Trini Men in Style
Full Original Article via Newsday
Published on Sunday, April 30 2017
After 17 years of building a thriving fashion label, Point Fortin designers Omzad Khan and Nigel Eastman, of Zadd and Eastman, are noticing a new and good sign: Trinibagonian men are more fashion conscious.
“I must say, sometimes, the men are better dressed at functions than the women now,” said Eastman.
“Fellas now, they learn the importance of a jacket and a blazer and a sweater and a cardigan and a bow tie and I mean, the fellas and them, they on top of things.” It is a welcome development, Eastman observes, who along with Khan, have been in the industry for four decades, inclusive of the life of the Zadd and Eastman brand of women’s fashion.
In 1981, Khan founded a retail outlet on the Point Fortin Main Road by the name of Le Fleur.
After earning a name for himself as a retailer, Khan developed the skills and confidence necessary to create his own fashion label with Eastman. The brand has burst its local seams and is internationally known and sought after.
“We have styled Destiny’s Child - we did a photo shoot with them in California,” Eastman said of the multiple Grammy award winning R&B group, which produced superstar Beyonce.
“We also supplied Nicki Minaj with clothes for different purposes when she came to Trinidad. And Dottie Peoples, the award winning gospel artiste.”
Trinidad-born Minaj has also won multiple awards as a top performing hip hop artiste.
Locally, the designers have dressed an impossible to list number of women, from Sharon Rowley, lawyer and wife of Prime Minister Dr Keith Rowley, to jazz singer Vaughnette Bigford. They’ve styled several Miss Trinidad and Tobago queens and won numerous awards at home and abroad.
The brand is focused on providing beautiful clothing to “sophisticated women who know and understand fashion” and, will continue to do so, Eastman assured.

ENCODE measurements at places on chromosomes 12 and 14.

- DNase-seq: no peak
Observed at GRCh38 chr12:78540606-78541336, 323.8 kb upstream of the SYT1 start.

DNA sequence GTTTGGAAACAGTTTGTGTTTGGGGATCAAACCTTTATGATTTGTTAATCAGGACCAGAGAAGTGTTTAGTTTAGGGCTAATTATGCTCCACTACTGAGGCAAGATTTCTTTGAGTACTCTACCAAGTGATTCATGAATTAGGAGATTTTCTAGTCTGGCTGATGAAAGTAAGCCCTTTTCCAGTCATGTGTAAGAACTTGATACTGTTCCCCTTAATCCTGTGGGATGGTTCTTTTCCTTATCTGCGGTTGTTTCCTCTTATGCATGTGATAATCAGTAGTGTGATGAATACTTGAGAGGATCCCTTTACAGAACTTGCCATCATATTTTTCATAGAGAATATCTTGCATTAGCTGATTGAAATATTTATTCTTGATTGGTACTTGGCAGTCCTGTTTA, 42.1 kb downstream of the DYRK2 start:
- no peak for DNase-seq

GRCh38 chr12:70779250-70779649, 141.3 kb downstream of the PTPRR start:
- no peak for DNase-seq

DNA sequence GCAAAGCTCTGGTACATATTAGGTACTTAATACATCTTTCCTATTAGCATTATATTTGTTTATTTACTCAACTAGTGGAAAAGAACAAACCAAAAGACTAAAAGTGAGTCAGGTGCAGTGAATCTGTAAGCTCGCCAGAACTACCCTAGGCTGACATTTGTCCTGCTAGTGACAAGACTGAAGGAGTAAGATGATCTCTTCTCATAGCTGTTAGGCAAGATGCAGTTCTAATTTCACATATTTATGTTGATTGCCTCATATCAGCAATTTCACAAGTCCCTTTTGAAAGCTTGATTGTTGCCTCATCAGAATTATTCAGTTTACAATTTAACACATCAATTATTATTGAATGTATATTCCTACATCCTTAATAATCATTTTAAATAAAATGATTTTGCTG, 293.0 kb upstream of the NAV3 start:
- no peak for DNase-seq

But, the designer has taken note of how local men are grooming and styling themselves.
“Now, it is a gym thing, and the haircuts.
Before, when you would just going by a barber and scrape down your hair, but now you have styles: the high-cut, the beard, the Muslim thing, the male ponytail on the top, the buff-up shoulders, the slim shirt and sleek jeans. I mean, they are on par and sometimes even better dressed than the woman.” Despite the welcome change, Eastman, who also lectures on design concept in fashion design degree programme at the University of Trinidad and Tobago’s BA in Fashion Design, sees no need for the label to go into the men’s wear just yet.
However, he said the trend reflects a slowly unfurling consciousness about what new developments in the industry.
“Trinidad is having a conversation about a fashion industry. People have been saying that this is one of the alternative industries to oil and gas. To get there, we have asked for free zone spaces, training people, introducing sewing classes into the education system.” And government has responded to the calls for fashion to be taken seriously as a viable industry with FashionTT , a subsidiary of Creative TT .
“Stimulating and facilitating the business development and export activity of the fashion industry in Trinidad and Tobago to generate national wealth,” is the state enterprise’s mandate, according to Creative TT ’s website. The Ministry of Trade and Industry’s analysis of the creative industry last year identified 210 fashion companies, which employed over 1,465 persons and generated in excess of $266 million.
As such, Eastman believes there is potential for growth with proper planning and implementation, but the road ahead will be long.